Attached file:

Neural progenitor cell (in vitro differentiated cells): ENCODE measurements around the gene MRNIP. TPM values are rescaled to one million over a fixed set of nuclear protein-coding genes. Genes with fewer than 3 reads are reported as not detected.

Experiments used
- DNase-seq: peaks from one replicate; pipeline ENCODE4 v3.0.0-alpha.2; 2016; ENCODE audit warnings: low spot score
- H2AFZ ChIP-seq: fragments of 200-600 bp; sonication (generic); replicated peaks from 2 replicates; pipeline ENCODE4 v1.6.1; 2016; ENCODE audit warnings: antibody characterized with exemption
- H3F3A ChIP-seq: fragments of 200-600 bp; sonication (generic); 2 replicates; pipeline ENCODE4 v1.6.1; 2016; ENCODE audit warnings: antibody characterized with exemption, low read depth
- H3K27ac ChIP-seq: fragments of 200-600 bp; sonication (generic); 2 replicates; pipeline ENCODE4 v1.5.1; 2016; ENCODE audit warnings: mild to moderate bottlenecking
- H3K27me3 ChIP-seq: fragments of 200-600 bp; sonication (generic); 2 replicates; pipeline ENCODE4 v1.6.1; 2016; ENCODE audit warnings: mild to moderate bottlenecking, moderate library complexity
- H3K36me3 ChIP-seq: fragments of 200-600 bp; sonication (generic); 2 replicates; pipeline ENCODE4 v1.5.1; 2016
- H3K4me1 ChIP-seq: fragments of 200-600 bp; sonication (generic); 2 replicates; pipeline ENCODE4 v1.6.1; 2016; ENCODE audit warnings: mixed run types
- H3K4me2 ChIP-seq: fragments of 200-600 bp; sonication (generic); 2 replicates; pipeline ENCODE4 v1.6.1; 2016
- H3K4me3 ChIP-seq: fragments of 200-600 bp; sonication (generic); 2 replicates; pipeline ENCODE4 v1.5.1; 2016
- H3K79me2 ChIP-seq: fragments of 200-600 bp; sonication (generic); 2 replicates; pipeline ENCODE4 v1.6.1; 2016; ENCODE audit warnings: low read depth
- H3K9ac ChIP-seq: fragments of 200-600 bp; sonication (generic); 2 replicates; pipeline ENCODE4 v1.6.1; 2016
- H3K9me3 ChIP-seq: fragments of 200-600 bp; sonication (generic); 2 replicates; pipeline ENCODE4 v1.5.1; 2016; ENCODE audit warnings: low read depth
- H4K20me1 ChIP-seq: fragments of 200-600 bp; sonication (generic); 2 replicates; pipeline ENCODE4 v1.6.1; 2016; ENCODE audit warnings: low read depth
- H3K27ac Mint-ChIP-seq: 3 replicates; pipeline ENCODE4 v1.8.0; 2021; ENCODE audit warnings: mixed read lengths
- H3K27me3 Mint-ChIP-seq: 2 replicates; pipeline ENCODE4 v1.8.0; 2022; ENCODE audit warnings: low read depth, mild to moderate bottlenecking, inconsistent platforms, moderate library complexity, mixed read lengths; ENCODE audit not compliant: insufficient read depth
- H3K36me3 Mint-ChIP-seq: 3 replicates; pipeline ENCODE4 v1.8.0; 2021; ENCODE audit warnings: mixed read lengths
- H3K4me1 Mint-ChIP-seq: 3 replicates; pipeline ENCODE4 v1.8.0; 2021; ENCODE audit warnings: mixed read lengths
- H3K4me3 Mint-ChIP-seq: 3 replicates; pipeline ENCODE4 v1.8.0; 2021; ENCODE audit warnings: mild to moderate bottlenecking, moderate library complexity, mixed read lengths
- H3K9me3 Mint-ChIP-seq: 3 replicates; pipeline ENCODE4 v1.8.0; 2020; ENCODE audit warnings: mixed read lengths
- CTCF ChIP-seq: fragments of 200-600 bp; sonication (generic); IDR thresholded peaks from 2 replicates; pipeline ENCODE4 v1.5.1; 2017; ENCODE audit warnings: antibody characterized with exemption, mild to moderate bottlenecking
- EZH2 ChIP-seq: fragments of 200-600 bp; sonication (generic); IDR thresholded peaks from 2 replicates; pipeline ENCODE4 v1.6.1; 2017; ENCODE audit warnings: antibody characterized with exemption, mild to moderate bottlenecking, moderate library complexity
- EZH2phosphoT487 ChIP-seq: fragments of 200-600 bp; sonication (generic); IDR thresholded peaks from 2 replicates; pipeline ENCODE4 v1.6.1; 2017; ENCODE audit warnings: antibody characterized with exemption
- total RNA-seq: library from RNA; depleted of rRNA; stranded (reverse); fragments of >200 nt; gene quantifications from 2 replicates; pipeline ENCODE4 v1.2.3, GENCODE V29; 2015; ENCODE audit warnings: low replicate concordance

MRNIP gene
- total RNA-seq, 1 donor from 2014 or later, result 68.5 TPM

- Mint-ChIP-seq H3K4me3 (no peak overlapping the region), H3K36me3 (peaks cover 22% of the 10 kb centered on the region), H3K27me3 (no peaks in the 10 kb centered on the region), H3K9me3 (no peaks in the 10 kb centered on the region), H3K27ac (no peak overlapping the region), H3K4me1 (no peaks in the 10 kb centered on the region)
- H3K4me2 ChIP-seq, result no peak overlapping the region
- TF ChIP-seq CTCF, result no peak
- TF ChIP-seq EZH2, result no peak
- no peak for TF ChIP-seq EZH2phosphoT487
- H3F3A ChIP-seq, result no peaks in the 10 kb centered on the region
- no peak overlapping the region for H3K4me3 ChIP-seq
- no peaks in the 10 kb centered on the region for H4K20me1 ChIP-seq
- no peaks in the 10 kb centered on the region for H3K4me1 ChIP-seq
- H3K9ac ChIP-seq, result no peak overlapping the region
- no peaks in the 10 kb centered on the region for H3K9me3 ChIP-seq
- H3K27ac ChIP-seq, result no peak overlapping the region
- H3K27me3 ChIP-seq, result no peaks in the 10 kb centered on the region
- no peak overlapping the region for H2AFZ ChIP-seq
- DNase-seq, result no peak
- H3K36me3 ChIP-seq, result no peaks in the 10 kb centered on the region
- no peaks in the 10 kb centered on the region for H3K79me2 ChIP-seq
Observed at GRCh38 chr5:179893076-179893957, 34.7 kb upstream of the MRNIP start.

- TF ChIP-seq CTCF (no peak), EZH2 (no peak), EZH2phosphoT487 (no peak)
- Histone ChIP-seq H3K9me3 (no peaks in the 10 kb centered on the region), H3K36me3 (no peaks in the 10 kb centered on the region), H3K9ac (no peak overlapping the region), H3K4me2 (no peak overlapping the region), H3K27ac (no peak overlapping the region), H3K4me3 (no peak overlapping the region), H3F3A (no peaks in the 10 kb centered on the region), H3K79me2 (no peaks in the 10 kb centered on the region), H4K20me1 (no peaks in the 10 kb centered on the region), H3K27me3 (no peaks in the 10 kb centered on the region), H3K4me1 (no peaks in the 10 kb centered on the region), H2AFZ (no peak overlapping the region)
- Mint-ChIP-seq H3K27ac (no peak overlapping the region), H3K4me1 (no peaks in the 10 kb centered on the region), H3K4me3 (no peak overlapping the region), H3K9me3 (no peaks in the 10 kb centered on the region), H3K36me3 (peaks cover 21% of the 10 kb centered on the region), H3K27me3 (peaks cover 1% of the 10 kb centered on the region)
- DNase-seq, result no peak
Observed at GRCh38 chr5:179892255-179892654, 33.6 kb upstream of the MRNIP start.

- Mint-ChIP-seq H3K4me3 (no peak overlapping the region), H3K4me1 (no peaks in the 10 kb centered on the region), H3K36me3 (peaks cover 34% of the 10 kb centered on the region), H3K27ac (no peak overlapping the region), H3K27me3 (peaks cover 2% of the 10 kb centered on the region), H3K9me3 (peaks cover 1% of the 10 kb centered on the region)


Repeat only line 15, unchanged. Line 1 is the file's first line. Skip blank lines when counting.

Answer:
- H4K20me1 ChIP-seq: fragments of 200-600 bp; sonication (generic); 2 replicates; pipeline ENCODE4 v1.6.1; 2016; ENCODE audit warnings: low read depth